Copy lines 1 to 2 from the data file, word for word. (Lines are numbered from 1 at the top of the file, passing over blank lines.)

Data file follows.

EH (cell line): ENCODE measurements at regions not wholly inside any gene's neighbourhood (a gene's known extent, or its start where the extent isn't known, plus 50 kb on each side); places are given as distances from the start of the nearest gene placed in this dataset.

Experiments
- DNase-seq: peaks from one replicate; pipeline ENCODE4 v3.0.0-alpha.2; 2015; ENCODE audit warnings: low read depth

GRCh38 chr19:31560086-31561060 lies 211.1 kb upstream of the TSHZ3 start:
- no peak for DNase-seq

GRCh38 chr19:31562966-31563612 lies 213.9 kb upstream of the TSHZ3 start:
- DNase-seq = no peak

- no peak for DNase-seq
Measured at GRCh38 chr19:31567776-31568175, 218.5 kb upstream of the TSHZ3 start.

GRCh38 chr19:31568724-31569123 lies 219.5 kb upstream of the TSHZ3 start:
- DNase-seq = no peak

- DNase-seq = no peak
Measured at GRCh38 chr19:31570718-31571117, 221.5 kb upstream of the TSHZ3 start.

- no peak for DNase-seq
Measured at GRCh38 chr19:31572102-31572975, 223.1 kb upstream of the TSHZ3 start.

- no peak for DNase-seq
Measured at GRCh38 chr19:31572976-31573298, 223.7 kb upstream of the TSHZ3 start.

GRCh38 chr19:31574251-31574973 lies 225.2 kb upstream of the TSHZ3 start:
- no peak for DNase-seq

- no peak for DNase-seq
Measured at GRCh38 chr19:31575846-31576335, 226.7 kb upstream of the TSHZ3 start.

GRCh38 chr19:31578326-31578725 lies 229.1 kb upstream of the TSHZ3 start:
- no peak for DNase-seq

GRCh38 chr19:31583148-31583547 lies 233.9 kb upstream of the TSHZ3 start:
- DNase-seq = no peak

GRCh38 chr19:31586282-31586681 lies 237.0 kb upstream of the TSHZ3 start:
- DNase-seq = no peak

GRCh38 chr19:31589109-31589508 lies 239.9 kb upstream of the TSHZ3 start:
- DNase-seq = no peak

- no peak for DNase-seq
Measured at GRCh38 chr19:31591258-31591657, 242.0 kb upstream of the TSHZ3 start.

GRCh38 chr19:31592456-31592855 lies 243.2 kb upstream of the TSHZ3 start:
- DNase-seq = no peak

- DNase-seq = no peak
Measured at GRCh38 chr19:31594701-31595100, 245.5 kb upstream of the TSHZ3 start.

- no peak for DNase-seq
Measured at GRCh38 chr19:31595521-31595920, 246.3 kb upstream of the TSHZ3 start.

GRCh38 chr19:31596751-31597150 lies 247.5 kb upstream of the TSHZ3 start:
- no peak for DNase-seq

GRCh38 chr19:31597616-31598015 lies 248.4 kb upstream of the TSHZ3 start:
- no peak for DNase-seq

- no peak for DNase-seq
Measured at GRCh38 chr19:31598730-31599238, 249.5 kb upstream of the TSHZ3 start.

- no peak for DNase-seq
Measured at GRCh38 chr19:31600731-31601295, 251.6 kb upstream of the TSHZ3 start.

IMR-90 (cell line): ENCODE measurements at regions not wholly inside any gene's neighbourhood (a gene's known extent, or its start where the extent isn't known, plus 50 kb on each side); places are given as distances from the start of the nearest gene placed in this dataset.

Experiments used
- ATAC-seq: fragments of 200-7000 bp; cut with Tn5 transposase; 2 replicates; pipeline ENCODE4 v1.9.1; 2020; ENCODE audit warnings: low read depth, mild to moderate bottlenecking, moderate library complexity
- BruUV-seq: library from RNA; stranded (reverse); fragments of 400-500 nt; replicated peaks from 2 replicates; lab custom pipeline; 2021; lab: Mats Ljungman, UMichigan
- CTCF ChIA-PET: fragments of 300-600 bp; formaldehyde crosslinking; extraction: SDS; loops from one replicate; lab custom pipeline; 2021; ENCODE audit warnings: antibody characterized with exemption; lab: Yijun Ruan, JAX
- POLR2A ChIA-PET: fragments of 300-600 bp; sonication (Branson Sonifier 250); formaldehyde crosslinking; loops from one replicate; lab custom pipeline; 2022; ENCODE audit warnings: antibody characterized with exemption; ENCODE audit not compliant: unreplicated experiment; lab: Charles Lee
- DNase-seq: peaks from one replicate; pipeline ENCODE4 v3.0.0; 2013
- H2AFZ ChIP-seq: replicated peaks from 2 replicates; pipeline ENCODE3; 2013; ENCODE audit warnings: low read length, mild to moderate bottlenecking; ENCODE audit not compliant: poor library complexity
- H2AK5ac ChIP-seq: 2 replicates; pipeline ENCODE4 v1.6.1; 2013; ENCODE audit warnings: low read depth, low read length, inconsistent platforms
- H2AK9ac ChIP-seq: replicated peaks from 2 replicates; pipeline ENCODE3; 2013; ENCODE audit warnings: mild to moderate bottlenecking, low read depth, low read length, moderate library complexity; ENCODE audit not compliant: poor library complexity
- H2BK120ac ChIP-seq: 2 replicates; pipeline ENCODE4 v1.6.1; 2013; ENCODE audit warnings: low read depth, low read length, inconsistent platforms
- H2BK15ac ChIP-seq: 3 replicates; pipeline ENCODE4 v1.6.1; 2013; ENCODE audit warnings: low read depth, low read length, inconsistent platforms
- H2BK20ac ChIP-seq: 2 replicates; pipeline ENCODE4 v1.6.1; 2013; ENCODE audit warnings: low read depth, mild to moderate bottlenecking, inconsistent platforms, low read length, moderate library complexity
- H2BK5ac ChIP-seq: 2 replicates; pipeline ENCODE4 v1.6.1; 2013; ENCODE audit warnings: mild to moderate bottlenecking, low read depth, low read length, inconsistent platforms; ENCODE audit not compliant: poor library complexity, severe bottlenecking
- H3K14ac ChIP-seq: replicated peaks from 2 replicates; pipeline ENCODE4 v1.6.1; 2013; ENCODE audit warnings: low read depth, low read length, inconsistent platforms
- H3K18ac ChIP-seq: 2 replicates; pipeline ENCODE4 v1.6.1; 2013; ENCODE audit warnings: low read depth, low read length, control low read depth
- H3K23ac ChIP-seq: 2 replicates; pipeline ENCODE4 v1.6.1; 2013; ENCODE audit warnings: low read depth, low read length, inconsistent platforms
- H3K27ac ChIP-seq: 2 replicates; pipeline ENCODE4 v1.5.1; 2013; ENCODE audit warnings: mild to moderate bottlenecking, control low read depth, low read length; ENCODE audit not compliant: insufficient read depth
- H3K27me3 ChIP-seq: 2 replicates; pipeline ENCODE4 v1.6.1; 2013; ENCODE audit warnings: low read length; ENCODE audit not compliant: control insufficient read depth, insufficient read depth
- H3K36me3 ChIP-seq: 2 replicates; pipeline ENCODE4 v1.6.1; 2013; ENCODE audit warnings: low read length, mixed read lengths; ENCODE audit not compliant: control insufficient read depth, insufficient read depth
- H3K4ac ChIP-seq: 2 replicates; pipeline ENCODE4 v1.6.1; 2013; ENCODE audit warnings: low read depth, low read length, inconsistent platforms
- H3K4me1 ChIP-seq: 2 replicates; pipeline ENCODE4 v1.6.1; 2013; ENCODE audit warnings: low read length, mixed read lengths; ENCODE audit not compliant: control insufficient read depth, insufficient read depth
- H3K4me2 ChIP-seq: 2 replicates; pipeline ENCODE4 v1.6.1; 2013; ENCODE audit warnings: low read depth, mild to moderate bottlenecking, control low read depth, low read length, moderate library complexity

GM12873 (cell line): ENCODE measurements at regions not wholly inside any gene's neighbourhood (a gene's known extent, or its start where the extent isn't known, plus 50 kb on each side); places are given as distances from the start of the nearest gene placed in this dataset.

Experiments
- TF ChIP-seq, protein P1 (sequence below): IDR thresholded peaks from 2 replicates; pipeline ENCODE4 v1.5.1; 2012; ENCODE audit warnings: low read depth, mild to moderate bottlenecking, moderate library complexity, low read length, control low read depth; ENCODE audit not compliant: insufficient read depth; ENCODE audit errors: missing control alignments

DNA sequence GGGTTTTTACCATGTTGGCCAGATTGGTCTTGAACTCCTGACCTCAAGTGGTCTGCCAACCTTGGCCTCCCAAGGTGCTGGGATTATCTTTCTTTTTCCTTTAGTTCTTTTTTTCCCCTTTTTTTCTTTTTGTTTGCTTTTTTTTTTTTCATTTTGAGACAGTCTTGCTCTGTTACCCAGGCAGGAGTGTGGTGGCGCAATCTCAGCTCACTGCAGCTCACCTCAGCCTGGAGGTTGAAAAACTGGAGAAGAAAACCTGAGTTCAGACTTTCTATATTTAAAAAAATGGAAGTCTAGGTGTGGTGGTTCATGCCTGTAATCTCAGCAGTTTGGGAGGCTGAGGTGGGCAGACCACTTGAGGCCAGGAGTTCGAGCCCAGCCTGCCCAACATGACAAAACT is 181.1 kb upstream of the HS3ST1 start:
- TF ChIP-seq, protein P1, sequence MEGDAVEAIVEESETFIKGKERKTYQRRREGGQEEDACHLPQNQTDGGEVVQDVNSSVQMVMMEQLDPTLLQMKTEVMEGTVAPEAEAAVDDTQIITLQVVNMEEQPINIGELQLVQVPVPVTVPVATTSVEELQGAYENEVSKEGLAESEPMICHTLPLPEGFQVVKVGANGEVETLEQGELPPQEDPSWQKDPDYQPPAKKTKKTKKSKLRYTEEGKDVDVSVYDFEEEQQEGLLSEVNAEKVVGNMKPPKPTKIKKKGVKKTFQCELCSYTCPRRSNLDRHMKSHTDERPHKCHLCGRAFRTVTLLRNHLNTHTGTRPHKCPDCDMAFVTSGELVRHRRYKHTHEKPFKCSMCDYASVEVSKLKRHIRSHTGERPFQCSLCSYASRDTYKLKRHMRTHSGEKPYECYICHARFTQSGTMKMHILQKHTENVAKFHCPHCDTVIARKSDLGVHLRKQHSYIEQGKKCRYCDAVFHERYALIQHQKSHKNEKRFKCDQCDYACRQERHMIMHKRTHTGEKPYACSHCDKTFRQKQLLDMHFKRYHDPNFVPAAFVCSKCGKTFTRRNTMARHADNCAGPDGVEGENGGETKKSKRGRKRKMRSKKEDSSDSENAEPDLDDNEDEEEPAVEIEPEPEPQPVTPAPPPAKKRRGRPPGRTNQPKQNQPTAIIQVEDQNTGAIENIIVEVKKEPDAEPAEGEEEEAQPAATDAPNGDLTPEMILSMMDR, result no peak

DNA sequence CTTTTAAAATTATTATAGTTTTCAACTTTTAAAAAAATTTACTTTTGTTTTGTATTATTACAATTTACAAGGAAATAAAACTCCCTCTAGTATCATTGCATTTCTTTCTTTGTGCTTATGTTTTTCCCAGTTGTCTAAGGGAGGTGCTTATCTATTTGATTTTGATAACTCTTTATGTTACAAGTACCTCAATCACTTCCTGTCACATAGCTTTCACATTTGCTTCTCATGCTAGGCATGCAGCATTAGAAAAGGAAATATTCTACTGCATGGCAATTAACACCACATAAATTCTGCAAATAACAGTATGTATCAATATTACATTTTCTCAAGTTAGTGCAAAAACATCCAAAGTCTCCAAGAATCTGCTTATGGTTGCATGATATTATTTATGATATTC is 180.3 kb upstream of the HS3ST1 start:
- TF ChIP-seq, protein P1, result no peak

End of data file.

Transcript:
EH (cell line): ENCODE measurements at regions not wholly inside any gene's neighbourhood (a gene's known extent, or its start where the extent isn't known, plus 50 kb on each side); places are given as distances from the start of the nearest gene placed in this dataset.

Experiments